The requirement to keep people, possessions and information safe is as old as the human race. In the past, ancestors built the watchtowers, walls, gates and the moats often depicted in the movies. While moat building is a lost art, the need for security mechanisms that protect people, possessions and information has not changed, and now it is even an expectation for plant floor control systems.

Figure 1: Moat and drawbridge security. Source: RTAFigure 1: Moat and drawbridge security. Source: RTA

Just like the low-tech mechanisms of an earlier age, control systems are expected to protect people (safety systems), possessions (quality products) and information (secure IP systems) from attackers). But that last part, securing production systems from attackers, is not as easy as it once was.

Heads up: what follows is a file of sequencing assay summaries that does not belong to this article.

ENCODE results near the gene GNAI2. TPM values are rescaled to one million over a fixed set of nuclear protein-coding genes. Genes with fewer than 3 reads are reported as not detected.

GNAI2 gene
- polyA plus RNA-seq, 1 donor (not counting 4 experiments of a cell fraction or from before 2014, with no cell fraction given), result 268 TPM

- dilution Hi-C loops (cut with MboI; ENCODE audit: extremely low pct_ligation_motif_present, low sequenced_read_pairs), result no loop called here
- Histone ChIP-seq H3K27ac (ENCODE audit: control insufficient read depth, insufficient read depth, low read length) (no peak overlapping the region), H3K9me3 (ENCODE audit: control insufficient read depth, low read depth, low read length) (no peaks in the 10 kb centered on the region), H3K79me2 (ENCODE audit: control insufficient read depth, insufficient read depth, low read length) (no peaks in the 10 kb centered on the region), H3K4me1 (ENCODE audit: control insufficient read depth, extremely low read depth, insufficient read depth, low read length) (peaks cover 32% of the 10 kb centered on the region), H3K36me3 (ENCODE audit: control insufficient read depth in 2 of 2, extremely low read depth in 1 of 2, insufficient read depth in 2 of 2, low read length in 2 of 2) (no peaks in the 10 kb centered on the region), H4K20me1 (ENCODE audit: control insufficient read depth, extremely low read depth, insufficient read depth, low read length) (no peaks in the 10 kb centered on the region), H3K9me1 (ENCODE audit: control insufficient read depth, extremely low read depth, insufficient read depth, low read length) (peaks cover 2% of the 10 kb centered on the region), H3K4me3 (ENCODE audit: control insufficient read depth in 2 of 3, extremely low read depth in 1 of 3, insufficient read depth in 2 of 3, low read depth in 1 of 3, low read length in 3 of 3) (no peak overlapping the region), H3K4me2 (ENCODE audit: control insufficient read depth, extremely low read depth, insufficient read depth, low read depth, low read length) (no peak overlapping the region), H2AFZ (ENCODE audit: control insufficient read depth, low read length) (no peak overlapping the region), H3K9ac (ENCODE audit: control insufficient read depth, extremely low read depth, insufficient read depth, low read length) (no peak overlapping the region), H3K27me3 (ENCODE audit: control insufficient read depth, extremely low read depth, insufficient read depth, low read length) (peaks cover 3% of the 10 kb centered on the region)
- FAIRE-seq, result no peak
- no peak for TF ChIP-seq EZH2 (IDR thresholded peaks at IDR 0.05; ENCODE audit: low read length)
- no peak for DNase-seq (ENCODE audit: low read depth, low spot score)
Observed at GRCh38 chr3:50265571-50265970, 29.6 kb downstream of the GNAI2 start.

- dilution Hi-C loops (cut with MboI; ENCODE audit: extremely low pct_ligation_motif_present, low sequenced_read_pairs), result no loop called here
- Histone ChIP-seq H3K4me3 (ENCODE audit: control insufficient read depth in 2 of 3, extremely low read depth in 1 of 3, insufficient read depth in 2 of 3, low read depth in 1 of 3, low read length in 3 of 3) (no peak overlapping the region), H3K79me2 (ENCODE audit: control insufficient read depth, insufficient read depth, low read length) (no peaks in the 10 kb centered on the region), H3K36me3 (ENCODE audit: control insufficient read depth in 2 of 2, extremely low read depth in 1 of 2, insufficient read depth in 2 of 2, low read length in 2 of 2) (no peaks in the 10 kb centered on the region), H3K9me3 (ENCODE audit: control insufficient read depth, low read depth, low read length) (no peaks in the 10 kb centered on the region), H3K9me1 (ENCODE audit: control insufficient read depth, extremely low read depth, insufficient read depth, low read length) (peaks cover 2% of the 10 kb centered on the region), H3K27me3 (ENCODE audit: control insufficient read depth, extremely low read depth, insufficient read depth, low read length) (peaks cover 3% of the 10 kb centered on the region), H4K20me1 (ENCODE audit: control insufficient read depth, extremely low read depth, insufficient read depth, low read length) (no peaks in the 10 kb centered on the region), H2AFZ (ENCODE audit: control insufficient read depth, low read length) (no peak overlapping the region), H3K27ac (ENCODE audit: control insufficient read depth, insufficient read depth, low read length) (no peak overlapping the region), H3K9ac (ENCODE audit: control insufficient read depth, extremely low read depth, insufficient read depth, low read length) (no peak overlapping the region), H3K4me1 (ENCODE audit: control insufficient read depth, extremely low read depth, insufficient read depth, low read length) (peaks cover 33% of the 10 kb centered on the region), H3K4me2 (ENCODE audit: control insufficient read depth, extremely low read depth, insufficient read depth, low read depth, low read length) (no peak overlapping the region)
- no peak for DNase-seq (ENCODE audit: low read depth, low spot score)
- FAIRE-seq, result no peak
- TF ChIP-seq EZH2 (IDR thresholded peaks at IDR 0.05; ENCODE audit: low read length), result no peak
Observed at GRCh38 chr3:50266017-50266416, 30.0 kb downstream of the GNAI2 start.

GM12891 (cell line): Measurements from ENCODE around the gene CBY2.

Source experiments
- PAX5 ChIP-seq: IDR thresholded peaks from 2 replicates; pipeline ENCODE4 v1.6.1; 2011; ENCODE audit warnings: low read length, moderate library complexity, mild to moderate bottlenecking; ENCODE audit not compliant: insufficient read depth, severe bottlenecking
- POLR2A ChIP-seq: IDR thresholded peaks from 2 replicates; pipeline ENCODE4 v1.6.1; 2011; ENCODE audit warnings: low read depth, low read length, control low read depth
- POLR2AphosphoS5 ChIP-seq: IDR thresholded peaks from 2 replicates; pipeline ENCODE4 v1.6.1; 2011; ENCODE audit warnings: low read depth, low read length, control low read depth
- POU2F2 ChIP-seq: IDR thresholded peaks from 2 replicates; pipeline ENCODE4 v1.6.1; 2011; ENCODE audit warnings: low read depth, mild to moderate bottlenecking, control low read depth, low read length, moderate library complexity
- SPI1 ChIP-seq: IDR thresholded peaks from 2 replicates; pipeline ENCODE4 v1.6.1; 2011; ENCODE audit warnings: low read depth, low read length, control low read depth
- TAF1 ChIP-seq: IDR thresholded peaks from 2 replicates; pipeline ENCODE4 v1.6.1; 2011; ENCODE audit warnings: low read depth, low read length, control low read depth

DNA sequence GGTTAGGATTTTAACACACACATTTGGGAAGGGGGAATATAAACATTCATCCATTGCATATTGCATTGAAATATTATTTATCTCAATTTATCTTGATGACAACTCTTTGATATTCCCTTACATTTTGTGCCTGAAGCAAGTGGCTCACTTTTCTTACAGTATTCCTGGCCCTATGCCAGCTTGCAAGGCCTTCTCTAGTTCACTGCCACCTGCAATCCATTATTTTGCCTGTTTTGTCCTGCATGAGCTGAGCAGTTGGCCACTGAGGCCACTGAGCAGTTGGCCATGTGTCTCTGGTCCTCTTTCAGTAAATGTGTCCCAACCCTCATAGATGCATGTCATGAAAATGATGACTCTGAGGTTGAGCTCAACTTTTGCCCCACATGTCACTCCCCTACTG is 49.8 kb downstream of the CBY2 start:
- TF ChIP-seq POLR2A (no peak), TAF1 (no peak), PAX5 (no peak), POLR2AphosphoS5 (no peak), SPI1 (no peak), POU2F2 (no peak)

What is crystal clear in 2021 is that no manufacturing organization, big or small, is immune from a devastating cyberattack. With the popularity of the internet of things (IoT), cloud computing and enterprise connectivity, it is no secret that there are now more ways and more opportunities to attack manufacturing control systems than ever before. And it is not going to get any better in the short term.

Attackers are more sophisticated and elusive than ever. With all the additional connectivity, what used to be a hardened network perimeter is now blurred and porous to all sorts of cyberattacks. And even more discouraging is that bad actors are not the only worry. Most facilities have an army of IoT vendors, automation vendors, technicians, system integrators and corporate engineers who come onsite and (knowingly or unknowingly) bring viruses, malware and time bombs into a plant and onto critical I/O networks. Well-meaning but undertrained staff is also a concern. One of the largest cyberattacks ever was the result of a technician misconfiguring a managed switch.

IT and OT cybersecurity are not similar